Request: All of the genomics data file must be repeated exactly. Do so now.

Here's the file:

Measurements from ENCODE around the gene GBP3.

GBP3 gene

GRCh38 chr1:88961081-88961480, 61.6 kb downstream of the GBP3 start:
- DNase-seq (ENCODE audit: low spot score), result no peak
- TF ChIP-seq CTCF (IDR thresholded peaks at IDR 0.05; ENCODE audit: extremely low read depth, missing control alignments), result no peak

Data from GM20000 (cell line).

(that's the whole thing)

Measurements from ENCODE around the gene GBP3.

GBP3 gene

GRCh38 chr1:88961081-88961480, 61.6 kb downstream of the GBP3 start:
- DNase-seq (ENCODE audit: low spot score), result no peak
- TF ChIP-seq CTCF (IDR thresholded peaks at IDR 0.05; ENCODE audit: extremely low read depth, missing control alignments), result no peak

Data from GM20000 (cell line).